1. What do California school finance and governance systems look like today?
2. How can existing resources be used more effectively to improve student outcomes?
3. To what extent are additional resources needed so that California's students can meet the state goals required of them?
According to Loeb, a number of areas have been identified that could help to improve the system in a relatively short amount of time, although the solutions may be politically difficult. Such changes include reducing restrictions placed on district and school administrators as they try to make improvements, Loeb said. Personnel policies must be designed to help attract, retain and support school teachers and administrators, she said. The report also identified ways to improve what Loeb described as the state's "irrational and complex" school finance system. In addition, the system needs better information about what works and what does not so that good policy choices can be made in the future, she said.
"Even if we do put more money into the system—it probably will take more money to make the changes that we want—they'll only be effective if we use the resources well," Loeb said.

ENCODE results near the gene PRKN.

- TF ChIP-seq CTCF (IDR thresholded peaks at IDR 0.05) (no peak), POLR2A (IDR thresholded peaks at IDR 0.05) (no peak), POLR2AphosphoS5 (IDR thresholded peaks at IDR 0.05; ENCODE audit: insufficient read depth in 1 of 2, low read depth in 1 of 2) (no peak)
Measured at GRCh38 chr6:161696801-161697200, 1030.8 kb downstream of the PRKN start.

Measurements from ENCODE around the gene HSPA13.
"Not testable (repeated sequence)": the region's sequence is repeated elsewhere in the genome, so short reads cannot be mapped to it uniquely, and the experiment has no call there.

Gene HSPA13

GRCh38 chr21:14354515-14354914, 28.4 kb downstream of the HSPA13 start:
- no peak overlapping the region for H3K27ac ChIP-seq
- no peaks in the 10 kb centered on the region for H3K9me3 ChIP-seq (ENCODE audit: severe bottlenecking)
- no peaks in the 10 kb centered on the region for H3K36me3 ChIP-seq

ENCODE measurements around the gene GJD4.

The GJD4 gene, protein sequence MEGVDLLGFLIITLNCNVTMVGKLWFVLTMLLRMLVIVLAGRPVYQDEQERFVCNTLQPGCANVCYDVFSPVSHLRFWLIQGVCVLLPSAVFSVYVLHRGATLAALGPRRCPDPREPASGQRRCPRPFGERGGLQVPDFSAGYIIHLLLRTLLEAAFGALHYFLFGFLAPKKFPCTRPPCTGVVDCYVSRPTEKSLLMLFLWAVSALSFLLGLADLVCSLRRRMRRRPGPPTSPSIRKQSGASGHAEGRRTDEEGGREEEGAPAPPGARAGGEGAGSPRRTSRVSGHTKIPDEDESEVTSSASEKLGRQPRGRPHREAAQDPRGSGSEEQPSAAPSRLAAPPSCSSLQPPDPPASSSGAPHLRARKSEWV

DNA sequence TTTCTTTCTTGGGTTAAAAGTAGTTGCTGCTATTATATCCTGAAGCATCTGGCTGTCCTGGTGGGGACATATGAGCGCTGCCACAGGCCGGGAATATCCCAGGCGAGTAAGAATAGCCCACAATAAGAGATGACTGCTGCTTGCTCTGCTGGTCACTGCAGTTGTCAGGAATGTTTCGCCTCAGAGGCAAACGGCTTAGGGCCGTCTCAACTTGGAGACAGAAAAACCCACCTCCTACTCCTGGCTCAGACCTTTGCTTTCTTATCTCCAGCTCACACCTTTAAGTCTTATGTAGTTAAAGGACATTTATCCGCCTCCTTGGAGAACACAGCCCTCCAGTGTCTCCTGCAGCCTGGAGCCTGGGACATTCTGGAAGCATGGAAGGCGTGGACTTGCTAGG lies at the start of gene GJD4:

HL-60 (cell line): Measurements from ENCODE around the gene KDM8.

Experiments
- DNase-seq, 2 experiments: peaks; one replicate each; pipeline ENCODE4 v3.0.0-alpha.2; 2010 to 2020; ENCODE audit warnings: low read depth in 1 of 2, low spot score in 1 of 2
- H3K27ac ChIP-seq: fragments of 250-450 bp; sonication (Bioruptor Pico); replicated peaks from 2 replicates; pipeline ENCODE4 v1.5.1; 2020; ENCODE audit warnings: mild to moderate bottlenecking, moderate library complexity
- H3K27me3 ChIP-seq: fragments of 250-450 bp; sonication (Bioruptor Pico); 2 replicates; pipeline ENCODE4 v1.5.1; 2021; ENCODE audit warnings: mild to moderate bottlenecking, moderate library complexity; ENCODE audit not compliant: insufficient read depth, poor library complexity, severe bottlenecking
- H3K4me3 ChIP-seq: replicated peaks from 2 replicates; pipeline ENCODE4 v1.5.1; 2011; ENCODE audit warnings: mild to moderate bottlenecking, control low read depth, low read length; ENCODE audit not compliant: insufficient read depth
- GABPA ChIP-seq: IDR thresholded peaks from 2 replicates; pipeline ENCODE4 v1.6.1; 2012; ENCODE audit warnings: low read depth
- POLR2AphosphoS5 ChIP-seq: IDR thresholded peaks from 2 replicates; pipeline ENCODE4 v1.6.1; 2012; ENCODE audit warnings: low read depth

The difficulty administrators face in firing poor teachers came up time and again in the research. "The one thing that they wanted more than anything else was more flexibility to dismiss teachers who weren't effective," Loeb said. "This came up so much that it was really difficult to ignore."
Unlike earlier studies of California's school finance system, "Facts" was not the result of a court case. "Because of that, [those studies] tend to be responsive to one side or other," Loeb said. "We don't have that. Our goal was to provide information to Californians so that we could get a common understanding in which to move forward and create better policy."
In addition to Loeb, Stanford researchers who contributed to "Getting Down to Facts" include education Professor Linda Darling-Hammond; education and business Professor Anthony Bryk; law Professor William Koski; political science Assistant Professor Rob Reich; education Professor Emeritus Michael Kirst; Hoover Institution Senior Fellow Eric Hanushek; IREPP affiliate Eileen Horng; Jason Grissom, a doctoral student in the Graduate School of Business; and Nicole Arshan, Luke Miller, Stelios Orphanos and Katharine Strunk, graduate students in the School of Education.
Researchers from the following universities and institutions also contributed to the project: the University of California at Davis, Santa Barbara and Los Angeles; Syracuse, Tufts and Quinnipiac universities; the University of Southern California; San Diego State University; Consortium for Policy Research In Education; American Institutes for Research; EdSource; School Services of California; Policy Analysis for California Education; Public Policy Institute of California; RAND Corporation; and SpringBoard Schools.